Dito stresses China connection doesn't make it a Chinese firm
File photo shows a cell tower.
The STAR/File
Dito stresses China connection doesn't make it a Chinese firm
Bella Perez-Rubio (Philstar.com) - September 22, 2020 - 12:09pm

MANILA, Philippines — The China firm-backed third telco player stressed on Tuesday its Filipino affiliation, downplaying privacy concerns anew after the Communist party moved to tighten grip on Chinese private enterprises. 

“Dito is a Filipino company. We may have Chinese shareholders, but it doesn't change the fundamental fact that we are a Filipino company,” Adel Tamano, chief administrative officer, said in an interview with CNN Philippines’ The Source. 

“Dito is run by Filipinos. When you talk about the management and operations of Dito, we would never allow classified information to be provided to any country,” he added. 

Indeed, Dito’s top ranks, led by Dennis Uy, president and chief executive, are populated by Filipino officials even as the company is backed by a 40% stake from China Telecommunications Corp., a state-owned telecommunication company.

The Chinese government has recently issued an order to align the conduct of Chinese private firms with that of the Communist party. The rule, which strengthens the “united front work with the private sector,” also applies to joint ventures.  

Since winning the bid to become the country’s third telco provider, President Rodrigo Duterte’s long-term fix to the sloppy telco service, Dito has been bombarded by criticisms, from being owned by Uy, a Davao tycoon and campaign financer, and therefore getting favored by government, to its China connection to has raised espionage concerns over vital Filipino data.

More recently, Antonio Carpio, former senior associate justice at the Supreme Court, added his voice to opposition, saying it was “dumb” to allow Dito to construct towers on army camps, similar with PLDT Inc. and Globe Telecom Inc. 

Tamano, in the CNN interview, responded by saying he would “never use such disrespectful language towards our AFP (Armed Forces of the Philippines).”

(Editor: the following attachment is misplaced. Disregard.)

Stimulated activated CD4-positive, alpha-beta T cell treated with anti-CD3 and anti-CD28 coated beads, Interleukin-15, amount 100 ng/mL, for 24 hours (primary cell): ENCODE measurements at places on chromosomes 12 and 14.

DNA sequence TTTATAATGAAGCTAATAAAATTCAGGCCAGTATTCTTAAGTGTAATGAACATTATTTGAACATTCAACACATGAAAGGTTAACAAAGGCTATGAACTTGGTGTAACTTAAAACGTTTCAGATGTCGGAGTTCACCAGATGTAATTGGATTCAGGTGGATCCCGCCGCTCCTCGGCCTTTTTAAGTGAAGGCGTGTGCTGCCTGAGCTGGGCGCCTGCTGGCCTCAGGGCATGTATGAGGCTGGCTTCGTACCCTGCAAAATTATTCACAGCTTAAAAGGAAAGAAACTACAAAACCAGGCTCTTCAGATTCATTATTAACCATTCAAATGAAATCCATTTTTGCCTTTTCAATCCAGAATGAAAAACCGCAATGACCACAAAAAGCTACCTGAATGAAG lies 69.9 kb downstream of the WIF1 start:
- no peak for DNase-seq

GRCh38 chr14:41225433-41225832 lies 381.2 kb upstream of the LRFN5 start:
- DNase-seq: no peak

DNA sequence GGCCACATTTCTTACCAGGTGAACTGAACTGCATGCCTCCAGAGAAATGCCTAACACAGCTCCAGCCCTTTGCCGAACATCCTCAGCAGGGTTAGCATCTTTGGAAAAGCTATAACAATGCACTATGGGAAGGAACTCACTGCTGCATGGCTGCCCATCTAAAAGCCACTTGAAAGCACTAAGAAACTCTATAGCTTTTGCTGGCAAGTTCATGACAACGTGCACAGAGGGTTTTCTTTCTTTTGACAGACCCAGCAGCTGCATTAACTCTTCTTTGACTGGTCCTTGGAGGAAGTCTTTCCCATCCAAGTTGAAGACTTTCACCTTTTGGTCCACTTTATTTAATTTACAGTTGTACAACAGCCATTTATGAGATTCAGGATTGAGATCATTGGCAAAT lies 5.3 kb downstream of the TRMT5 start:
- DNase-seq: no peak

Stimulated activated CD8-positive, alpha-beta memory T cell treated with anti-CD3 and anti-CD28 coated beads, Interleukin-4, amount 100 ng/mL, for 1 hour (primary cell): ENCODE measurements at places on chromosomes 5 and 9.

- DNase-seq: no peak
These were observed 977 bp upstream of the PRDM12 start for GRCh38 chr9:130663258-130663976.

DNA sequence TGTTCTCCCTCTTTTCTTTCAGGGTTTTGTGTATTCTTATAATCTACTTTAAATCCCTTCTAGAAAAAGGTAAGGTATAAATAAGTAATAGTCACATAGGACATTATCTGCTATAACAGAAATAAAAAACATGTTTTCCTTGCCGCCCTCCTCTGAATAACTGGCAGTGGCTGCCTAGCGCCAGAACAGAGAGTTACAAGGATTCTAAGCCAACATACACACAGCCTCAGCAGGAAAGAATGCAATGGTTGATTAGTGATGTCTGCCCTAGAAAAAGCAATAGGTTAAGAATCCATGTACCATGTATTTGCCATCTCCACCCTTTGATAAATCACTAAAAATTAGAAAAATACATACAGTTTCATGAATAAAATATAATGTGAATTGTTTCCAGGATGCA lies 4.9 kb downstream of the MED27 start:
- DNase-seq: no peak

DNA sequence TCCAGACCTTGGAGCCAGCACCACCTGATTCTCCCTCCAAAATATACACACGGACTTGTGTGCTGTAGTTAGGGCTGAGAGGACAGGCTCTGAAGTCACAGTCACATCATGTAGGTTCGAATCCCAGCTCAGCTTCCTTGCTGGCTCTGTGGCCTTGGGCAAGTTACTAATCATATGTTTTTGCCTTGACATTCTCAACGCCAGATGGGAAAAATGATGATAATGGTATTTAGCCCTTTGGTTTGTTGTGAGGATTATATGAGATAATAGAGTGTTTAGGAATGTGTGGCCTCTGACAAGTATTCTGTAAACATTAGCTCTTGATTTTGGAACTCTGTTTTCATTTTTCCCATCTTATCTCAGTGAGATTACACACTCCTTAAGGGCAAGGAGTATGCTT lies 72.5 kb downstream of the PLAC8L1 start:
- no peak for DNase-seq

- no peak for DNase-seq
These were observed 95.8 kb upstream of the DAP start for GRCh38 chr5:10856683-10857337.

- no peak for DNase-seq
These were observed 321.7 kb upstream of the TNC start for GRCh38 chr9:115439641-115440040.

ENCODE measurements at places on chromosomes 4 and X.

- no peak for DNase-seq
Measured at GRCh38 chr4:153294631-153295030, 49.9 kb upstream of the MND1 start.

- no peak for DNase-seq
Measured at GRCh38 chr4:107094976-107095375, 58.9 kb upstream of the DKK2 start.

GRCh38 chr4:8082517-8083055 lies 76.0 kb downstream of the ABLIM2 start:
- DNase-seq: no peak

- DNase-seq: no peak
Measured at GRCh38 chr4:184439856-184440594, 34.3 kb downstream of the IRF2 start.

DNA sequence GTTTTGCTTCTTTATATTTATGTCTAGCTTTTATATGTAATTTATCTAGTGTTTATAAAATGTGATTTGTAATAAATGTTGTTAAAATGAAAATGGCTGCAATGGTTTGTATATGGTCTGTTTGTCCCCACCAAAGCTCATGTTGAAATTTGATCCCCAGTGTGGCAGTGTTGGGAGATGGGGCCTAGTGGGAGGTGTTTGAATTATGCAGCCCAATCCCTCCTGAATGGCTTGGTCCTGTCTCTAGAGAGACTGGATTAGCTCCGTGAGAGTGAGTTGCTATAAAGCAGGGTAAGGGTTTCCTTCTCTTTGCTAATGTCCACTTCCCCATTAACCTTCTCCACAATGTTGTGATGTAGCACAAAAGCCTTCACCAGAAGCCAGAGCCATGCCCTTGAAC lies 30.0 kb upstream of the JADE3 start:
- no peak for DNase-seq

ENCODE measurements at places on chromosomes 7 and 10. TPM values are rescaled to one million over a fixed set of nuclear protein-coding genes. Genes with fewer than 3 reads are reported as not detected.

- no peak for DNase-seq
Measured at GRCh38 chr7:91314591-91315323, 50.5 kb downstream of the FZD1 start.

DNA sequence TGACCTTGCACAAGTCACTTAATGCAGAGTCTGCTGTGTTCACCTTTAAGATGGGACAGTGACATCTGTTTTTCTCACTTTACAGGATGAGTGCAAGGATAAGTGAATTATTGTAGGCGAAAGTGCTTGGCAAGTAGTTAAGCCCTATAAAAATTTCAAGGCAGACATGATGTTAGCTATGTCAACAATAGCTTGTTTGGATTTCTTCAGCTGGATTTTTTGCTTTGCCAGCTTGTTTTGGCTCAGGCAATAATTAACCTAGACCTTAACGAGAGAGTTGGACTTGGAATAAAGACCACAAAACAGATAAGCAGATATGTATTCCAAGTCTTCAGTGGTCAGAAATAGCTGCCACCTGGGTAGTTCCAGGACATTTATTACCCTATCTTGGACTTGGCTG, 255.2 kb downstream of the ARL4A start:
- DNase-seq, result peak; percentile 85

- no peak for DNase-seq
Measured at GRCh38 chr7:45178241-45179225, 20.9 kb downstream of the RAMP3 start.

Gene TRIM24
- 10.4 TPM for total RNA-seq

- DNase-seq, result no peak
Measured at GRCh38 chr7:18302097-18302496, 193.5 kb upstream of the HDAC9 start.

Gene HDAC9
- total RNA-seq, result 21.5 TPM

“This is the institution that is sworn to protect our country,” he said. 

Tamano also said critics “don't really have information” about the telco's agreement with the military. Neither Dito nor the AFP had also released a copy of the memorandum of agreement between them to the public.

“There are stringent protections against spying in our MOA,” Tamano said, without going into details.

Just last week, the military said several additional provisions are being considered to be added to the deal with Dito to safeguard security networks from “intrusion.” This was even as its spokesman, Maj. Gen. Edgard Arevalo, said that as it stands, the risk of spying was “very low,” the prior week. 

For his part, Tamano pointed to Dito’s chief technological officer, Rodolfo Santiago, as being a retired major general, as additional reason why attacks to the new telco player are baseless.“We chose him specifically because we wanted to assure the public that issues of spying would have no basis,” Tamano said. 

“We should view this project with optimism because it’s a great thing that we’re investing P257 billion. We’re also hiring 45 people every month. Amid the COVID situation, it's a bright spot in the economy,” Tamano said. 

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